Health Literacy Knowledge and Perceptions Among College Students

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Introduction: Health literacy is the ability to read, understand, and use health care information to make appropriate health care decisions. It is the optimal currency for understanding and navigating the health care system. Ninety million Americans lack adequate levels of health literacy. Little research has been done on health literacy among citizens of the southeast United States, particularly young adults. Further, studies that have measured health literacy and its impact on the use of health care services and health outcomes have not included college students. Since young adult college students are just beginning to make lifelong health care decisions, the university setting is ideal for studying and promoting health literacy. The purpose of this study was to examine knowledge and perceptions related to health literacy in a sample of college students. This research will enable the development of effective interventions to address deficits in health literacy for this population.
Method(s): Following a descriptive design, college students, 18 years of age or older, (n=100) participated in the study. Participants completed the Short Test of Functional Health Literacy in Adults (STOFHLA), open ended descriptive questions, and demographic questions. The STOFHLA includes two functional health reading comprehension passages and has a 0.97 Chronbach's Alpha (0.94 for passage A and 0.97 for passage B). An online survey method was used to collect data.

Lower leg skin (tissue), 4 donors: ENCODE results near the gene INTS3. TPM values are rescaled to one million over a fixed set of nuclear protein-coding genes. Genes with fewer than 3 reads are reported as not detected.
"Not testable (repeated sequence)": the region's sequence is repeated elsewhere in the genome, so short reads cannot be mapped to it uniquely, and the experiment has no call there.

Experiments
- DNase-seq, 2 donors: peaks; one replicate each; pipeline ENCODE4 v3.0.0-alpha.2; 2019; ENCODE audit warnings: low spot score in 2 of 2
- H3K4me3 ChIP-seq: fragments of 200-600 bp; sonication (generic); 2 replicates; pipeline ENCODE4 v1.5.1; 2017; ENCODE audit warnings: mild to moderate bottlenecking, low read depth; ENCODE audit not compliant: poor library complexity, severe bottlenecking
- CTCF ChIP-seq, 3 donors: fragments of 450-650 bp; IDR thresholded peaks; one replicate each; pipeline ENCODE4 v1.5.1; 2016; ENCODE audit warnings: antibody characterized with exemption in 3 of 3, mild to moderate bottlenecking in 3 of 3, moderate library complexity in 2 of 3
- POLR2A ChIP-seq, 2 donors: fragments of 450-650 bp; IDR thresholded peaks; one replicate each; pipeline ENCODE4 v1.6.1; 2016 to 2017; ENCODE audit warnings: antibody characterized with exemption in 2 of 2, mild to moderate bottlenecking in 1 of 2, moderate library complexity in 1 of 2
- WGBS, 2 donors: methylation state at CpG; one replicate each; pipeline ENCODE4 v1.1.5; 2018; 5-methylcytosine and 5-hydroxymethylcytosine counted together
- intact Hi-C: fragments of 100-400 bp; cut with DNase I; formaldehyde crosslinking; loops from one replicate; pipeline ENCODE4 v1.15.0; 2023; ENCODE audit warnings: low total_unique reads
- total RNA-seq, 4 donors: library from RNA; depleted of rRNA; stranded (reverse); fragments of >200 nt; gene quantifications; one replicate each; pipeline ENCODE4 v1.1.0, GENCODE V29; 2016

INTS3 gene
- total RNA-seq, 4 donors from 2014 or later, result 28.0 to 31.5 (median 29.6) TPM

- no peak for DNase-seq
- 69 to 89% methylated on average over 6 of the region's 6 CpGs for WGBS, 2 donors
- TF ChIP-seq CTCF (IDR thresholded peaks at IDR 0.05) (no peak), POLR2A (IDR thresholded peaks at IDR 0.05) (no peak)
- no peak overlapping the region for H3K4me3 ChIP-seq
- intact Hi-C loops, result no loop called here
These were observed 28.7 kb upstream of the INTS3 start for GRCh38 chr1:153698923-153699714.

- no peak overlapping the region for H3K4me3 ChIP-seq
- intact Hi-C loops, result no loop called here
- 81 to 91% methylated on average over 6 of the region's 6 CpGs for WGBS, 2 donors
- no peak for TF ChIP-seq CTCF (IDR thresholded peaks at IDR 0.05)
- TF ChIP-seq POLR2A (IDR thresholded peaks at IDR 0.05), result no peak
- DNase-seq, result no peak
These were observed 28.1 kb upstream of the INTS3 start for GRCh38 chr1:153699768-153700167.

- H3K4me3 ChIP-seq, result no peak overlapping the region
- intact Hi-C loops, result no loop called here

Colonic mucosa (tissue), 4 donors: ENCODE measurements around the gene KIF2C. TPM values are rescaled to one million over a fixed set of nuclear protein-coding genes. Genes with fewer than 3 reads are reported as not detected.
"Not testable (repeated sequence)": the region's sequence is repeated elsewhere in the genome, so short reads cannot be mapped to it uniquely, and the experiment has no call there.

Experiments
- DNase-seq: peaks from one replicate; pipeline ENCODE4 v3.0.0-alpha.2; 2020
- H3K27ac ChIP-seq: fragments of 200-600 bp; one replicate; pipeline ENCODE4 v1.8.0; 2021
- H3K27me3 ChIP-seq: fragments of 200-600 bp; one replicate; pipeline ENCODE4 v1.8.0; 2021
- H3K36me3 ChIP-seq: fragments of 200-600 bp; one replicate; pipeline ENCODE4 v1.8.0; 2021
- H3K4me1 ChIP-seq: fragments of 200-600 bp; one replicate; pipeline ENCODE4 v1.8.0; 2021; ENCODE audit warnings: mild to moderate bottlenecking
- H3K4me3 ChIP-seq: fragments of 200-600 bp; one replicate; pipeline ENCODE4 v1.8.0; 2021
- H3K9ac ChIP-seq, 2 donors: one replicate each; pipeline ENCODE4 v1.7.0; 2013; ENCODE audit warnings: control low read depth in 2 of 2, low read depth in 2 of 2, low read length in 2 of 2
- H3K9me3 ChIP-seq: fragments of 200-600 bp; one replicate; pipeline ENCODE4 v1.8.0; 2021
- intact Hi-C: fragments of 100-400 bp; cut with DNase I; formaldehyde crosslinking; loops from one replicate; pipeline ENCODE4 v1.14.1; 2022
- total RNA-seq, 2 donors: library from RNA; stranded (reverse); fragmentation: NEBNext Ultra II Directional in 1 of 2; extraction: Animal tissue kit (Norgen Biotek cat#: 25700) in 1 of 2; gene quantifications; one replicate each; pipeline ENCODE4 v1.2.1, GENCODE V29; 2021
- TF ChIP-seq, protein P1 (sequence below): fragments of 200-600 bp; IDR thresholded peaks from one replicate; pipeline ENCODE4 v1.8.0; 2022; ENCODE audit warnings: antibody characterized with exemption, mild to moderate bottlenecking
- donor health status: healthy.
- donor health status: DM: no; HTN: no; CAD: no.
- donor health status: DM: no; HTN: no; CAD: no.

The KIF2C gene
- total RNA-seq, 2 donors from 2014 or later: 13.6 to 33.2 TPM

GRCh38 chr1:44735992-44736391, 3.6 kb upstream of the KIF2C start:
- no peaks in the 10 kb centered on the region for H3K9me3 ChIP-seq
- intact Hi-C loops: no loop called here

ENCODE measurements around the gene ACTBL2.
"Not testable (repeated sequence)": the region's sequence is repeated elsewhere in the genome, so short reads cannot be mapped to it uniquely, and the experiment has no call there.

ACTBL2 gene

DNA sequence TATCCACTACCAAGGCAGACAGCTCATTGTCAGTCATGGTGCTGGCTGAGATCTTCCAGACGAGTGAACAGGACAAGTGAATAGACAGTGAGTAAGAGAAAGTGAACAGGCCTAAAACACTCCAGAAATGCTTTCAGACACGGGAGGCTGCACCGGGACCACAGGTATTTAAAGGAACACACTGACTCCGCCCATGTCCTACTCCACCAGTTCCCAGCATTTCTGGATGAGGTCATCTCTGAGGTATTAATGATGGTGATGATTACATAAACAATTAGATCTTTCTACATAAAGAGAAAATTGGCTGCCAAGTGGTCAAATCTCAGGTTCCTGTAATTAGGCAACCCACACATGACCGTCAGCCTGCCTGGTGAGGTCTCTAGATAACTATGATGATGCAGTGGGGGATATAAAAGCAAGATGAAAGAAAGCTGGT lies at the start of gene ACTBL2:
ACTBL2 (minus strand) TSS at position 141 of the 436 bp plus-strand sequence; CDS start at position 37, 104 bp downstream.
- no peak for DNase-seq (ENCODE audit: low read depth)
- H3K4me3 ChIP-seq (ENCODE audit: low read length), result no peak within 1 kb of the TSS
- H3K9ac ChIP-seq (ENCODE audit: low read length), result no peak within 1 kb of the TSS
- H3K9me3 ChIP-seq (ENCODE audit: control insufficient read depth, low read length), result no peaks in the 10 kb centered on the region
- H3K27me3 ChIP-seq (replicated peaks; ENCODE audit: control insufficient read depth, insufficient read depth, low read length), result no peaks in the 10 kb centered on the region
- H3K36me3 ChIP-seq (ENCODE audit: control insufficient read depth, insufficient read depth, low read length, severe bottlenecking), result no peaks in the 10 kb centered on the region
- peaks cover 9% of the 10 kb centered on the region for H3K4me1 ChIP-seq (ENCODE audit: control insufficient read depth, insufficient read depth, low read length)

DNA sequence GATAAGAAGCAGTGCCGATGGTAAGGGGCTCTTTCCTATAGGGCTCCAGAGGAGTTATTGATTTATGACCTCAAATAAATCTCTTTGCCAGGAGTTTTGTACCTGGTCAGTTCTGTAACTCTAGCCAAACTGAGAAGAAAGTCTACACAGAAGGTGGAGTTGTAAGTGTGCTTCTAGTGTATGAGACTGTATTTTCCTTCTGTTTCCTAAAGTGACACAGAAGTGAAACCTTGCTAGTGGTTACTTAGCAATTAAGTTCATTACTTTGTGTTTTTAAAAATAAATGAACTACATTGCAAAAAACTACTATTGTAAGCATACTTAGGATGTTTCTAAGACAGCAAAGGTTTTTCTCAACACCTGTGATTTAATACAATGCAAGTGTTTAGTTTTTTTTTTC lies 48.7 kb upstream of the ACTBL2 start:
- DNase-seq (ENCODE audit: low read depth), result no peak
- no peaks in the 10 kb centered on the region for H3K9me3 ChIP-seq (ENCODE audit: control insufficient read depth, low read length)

Results: Correlations and multiple regression analyses identified significant relationships among demographic variables, specific life experiences, and levels of health literacy. Qualitative analyses also revealed themes unique to young adults among data from the open ended descriptive questions.
Discussion: Information on health literacy among college students is important to understand needs for health promotion and self-care. This research will enable the development of effective interventions to address such deficits in health literacy.


Southern Nursing Research Society Annual Conference (SNRS)


Baltimore, MD

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